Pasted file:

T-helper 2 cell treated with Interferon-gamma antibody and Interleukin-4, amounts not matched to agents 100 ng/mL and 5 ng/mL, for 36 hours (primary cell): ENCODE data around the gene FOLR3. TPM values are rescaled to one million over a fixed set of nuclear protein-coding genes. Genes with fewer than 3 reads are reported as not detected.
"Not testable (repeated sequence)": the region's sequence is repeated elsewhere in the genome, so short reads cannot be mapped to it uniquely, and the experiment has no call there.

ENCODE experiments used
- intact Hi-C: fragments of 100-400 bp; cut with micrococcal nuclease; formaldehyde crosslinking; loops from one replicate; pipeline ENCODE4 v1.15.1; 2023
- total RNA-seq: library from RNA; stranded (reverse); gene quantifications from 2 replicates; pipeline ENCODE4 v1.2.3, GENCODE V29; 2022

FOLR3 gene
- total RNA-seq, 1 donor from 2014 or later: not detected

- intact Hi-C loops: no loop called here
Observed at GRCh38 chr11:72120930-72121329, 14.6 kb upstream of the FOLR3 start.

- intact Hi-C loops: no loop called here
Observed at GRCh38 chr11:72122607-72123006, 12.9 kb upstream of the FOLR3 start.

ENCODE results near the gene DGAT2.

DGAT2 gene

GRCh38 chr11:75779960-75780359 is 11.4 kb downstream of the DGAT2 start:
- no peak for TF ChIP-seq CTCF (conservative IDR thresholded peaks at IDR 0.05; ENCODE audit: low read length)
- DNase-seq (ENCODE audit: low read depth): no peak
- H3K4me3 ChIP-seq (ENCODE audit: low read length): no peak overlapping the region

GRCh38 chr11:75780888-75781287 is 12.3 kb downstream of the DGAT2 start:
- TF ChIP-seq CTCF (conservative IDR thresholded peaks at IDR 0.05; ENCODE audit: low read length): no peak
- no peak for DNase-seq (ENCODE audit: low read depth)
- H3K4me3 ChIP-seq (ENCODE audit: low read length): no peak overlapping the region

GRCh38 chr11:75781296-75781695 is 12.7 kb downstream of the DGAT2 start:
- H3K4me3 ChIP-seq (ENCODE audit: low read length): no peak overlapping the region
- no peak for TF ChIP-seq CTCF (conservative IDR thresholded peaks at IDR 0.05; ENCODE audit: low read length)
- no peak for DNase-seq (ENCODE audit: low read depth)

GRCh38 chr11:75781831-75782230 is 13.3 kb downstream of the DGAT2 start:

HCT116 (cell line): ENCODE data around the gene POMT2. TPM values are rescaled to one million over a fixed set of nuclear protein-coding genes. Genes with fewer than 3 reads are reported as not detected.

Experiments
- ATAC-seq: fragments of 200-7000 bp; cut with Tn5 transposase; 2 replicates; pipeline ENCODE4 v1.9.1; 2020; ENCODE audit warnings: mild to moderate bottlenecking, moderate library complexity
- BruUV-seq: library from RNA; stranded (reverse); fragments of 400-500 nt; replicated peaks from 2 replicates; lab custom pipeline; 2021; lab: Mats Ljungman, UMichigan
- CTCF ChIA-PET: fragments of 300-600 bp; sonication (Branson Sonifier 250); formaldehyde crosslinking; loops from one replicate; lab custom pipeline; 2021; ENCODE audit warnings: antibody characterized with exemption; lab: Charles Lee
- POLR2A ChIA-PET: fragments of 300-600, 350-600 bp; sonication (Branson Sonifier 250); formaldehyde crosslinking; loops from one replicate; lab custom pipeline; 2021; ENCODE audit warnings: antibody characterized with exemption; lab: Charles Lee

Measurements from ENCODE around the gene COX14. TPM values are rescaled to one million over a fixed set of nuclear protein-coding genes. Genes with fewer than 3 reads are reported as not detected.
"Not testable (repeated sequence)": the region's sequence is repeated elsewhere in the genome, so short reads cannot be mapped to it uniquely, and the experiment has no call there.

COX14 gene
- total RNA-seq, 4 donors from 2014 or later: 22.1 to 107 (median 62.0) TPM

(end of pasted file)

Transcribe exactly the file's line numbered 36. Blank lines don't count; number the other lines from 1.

- total RNA-seq, 4 donors from 2014 or later: 22.1 to 107 (median 62.0) TPM